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Gillman
09-21-2005, 14:10
If I had to go out on a limb I'd say the best straight whiskey on the market today is Four Roses Single Barrel. This bourbon consistently reaches the heights. It has a fine texture, soft mouth feel (despite the proof), fine wintergreen-like taste and aftertaste and balanced overall character with the wood char echoing in the aftertaste (but not dominating). Also, it has a fine natural sweetness. There are whiskeys from other concerns I would rate as high but they are not available (as yet anyway) in general circulation. I'd include the 20 year old rye we tasted recently at HH and the barrel strength 1792 we tasted at Barton's.

In any case, these are the three best whiskeys I've tasted this year and perhaps ever.

Gary

TNbourbon
09-21-2005, 14:24
It's funny, Gary, but because KY is so accessible to me, so far I've had an "I'll get it next time" attitude about the FRSB. Thus, I've only tasted it at the several Bardstown events I've attended. It has wowed me then, but I've not had it regularly enough to call it a 'best' -- though it may well be a contender. Agreed, too, about the HH 20yo rye and that Warehouse Z Barton sample. Great stuff.
I poured a bit of the remainder of my Lawrenceburg Pappy 23 bottling last night -- which is a rye recipe, one I believe Julian said might be Old Boone whiskey -- and it's been fabulous each time I've had it, as has the 'cheesy' gold-label Wild Turkey 12yo from the '80s and early-'90s. All of these -- and George T. Stagg when I'm in the mood and I find the perfect dilution -- are on a plateau by themselves for me. I've never found a fault in a single sip of any of them.

Gillman
09-21-2005, 14:38
Good notes, thanks. That Pappy 23 has eluded me, I'd love to try it. I have had very limited experience with Geo. T. Stagg but I'll keep an open mind (and I know what you mean by getting the dilution right). I had one WT 12 year old a few years ago that was outstanding but after tried two others that weren't as good.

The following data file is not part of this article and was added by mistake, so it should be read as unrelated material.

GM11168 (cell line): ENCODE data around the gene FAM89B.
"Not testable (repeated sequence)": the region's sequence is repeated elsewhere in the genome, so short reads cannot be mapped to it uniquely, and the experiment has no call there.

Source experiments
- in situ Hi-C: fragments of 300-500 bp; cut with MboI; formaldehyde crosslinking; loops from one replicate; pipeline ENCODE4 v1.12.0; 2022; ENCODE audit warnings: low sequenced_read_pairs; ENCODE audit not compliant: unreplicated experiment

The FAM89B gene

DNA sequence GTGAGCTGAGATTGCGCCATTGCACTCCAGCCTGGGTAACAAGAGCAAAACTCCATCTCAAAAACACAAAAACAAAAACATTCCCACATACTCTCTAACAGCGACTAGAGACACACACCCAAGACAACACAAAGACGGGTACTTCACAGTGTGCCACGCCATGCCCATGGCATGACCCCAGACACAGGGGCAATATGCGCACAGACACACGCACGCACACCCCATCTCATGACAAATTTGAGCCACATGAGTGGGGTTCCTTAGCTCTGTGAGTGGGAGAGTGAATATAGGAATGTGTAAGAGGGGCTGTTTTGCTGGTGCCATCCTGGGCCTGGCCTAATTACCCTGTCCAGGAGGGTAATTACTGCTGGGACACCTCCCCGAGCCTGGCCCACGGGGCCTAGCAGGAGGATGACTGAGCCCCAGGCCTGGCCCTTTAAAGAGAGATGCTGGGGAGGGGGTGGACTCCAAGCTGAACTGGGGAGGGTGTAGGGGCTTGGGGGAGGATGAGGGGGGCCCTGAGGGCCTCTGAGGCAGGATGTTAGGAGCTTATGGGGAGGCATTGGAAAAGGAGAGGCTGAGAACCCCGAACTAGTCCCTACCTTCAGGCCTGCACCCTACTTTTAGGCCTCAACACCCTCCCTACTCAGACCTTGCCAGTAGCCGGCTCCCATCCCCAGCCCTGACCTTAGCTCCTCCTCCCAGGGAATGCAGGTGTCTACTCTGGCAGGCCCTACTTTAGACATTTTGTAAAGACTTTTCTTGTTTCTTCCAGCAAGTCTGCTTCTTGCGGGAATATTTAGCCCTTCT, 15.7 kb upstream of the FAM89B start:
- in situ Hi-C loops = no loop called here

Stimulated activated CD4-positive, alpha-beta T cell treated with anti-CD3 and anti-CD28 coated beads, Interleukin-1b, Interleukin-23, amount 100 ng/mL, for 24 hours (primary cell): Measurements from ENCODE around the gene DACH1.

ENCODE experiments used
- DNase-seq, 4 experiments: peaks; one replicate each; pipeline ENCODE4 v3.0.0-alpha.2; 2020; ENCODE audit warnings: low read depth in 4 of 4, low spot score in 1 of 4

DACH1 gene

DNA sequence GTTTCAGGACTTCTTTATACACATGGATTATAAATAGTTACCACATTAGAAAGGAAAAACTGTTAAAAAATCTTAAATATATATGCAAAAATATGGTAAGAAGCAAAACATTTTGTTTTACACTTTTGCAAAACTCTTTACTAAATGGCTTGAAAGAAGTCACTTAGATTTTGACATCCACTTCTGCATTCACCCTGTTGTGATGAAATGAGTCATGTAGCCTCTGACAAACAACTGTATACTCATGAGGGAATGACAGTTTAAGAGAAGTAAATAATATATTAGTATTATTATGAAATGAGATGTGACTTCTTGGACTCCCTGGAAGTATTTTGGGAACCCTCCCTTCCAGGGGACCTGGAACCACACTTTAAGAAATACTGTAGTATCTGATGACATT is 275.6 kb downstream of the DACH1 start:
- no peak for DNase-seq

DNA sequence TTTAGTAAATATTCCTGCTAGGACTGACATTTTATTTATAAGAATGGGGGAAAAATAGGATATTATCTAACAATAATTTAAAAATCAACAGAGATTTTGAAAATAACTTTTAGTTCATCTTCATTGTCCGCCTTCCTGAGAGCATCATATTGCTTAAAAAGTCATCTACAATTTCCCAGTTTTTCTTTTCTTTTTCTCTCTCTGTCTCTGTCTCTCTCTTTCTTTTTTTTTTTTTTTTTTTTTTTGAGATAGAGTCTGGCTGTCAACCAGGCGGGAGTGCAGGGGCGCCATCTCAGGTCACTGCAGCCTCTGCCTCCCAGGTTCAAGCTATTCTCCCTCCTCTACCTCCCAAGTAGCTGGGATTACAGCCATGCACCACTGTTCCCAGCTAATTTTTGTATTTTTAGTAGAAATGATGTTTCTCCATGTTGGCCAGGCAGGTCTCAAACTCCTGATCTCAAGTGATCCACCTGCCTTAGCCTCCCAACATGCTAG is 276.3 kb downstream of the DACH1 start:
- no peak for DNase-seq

Gary

BourbonJoe
09-21-2005, 14:48
Hi Gary,
Since I did not have the good fortune to accompany you to taste the 20 y/o Rye at HH or the Barrel Strength Barton and I've not had the pleasure of tasting a Pappy 23 in any form, I'd have to say that almost any of the Van Winkles qualify for top honors IMHO. I've had the 20, 15-107 (both), 12-90, 10-107. I don't think I've had anything better to date. I guess you can tell I like Wheaters.
Joe http://www.straightbourbon.com/forums/images/graemlins/usflag.gif

Gillman
09-21-2005, 15:03
Thanks for these thoughts, Joe, the Van Winkle products rate high in my book, too. Still, I'd have to give the laurels to a rye-recipe or rye whiskey since (with exception of the ORVW 12 and 13 year old ryes and the 23 year old bourbon Tim mentioned) Van Winkle is a wheat-recipe specialty house. While I enjoy wheaters, especially older ones, rye-recipe bourbons, to quote bourbon writer and taster extraordinaire Chuck Cowdery, are always more interesting. Of course, not everyone will agree.

Gary

lakegz
09-21-2005, 16:05
Ive seen a few Four Roses Single Barrels on the shelves here in japan and i didnt think very much of them simply because their 'well' brand is everywhere and its pretty crappy.
Well, because of your recommendation, i have to say the Single Barrel is next on my to buy list.

So far, my favorite bourbon has been Wild Turkey Rare Breed. Its multidimensional flavor does the trick for me.

wadewood
09-21-2005, 16:36
The KY only FRSB is on my top 5 list. Just means I need to make another trip back to KY. When is the sampler scheduled for 2006?

Barrel_Proof
09-21-2005, 16:40
When is the sampler scheduled for 2006?


The next Bardstown Sampler is April 29, 2006. http://www.straightbourbon.com/forums/images/graemlins/toast.gif